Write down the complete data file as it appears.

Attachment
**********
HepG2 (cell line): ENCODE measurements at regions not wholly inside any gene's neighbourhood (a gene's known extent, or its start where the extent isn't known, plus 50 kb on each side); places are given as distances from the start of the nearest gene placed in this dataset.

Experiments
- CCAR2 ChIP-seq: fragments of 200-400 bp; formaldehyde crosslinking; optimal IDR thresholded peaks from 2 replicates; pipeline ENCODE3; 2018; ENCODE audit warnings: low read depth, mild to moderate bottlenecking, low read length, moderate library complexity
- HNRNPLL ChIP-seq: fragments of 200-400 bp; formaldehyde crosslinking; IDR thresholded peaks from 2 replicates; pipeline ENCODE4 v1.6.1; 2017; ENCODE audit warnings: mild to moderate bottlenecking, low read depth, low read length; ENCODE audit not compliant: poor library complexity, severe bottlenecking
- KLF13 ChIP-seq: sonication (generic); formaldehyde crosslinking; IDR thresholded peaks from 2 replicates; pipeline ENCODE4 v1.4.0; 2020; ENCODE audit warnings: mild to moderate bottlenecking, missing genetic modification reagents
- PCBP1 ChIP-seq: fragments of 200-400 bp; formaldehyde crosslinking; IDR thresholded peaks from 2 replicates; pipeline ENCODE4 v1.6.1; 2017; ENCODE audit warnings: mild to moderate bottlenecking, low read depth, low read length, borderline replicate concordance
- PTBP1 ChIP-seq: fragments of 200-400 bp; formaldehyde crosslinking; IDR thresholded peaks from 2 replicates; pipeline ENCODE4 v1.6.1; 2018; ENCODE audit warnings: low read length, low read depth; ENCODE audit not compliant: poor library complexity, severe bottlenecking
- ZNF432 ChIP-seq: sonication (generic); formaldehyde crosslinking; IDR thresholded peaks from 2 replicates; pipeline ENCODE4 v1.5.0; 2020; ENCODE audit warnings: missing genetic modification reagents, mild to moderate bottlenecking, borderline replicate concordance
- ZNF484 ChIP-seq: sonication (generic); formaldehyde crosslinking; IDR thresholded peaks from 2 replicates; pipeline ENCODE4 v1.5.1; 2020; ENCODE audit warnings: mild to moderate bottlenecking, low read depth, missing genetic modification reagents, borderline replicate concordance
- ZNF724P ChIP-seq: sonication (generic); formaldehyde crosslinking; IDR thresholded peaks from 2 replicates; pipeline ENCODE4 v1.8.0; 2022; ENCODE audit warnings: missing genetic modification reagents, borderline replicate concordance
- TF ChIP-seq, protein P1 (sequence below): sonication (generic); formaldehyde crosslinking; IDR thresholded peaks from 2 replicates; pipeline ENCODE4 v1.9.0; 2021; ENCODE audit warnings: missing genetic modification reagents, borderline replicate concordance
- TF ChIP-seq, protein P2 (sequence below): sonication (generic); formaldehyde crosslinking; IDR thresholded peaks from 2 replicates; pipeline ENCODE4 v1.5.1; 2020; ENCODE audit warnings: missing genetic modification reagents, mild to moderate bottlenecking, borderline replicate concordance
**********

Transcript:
HepG2 (cell line): ENCODE measurements at regions not wholly inside any gene's neighbourhood (a gene's known extent, or its start where the extent isn't known, plus 50 kb on each side); places are given as distances from the start of the nearest gene placed in this dataset.

Experiments
- CCAR2 ChIP-seq: fragments of 200-400 bp; formaldehyde crosslinking; optimal IDR thresholded peaks from 2 replicates; pipeline ENCODE3; 2018; ENCODE audit warnings: low read depth, mild to moderate bottlenecking, low read length, moderate library complexity
- HNRNPLL ChIP-seq: fragments of 200-400 bp; formaldehyde crosslinking; IDR thresholded peaks from 2 replicates; pipeline ENCODE4 v1.6.1; 2017; ENCODE audit warnings: mild to moderate bottlenecking, low read depth, low read length; ENCODE audit not compliant: poor library complexity, severe bottlenecking
- KLF13 ChIP-seq: sonication (generic); formaldehyde crosslinking; IDR thresholded peaks from 2 replicates; pipeline ENCODE4 v1.4.0; 2020; ENCODE audit warnings: mild to moderate bottlenecking, missing genetic modification reagents
- PCBP1 ChIP-seq: fragments of 200-400 bp; formaldehyde crosslinking; IDR thresholded peaks from 2 replicates; pipeline ENCODE4 v1.6.1; 2017; ENCODE audit warnings: mild to moderate bottlenecking, low read depth, low read length, borderline replicate concordance
- PTBP1 ChIP-seq: fragments of 200-400 bp; formaldehyde crosslinking; IDR thresholded peaks from 2 replicates; pipeline ENCODE4 v1.6.1; 2018; ENCODE audit warnings: low read length, low read depth; ENCODE audit not compliant: poor library complexity, severe bottlenecking
- ZNF432 ChIP-seq: sonication (generic); formaldehyde crosslinking; IDR thresholded peaks from 2 replicates; pipeline ENCODE4 v1.5.0; 2020; ENCODE audit warnings: missing genetic modification reagents, mild to moderate bottlenecking, borderline replicate concordance
- ZNF484 ChIP-seq: sonication (generic); formaldehyde crosslinking; IDR thresholded peaks from 2 replicates; pipeline ENCODE4 v1.5.1; 2020; ENCODE audit warnings: mild to moderate bottlenecking, low read depth, missing genetic modification reagents, borderline replicate concordance
- ZNF724P ChIP-seq: sonication (generic); formaldehyde crosslinking; IDR thresholded peaks from 2 replicates; pipeline ENCODE4 v1.8.0; 2022; ENCODE audit warnings: missing genetic modification reagents, borderline replicate concordance
- TF ChIP-seq, protein P1 (sequence below): sonication (generic); formaldehyde crosslinking; IDR thresholded peaks from 2 replicates; pipeline ENCODE4 v1.9.0; 2021; ENCODE audit warnings: missing genetic modification reagents, borderline replicate concordance
- TF ChIP-seq, protein P2 (sequence below): sonication (generic); formaldehyde crosslinking; IDR thresholded peaks from 2 replicates; pipeline ENCODE4 v1.5.1; 2020; ENCODE audit warnings: missing genetic modification reagents, mild to moderate bottlenecking, borderline replicate concordance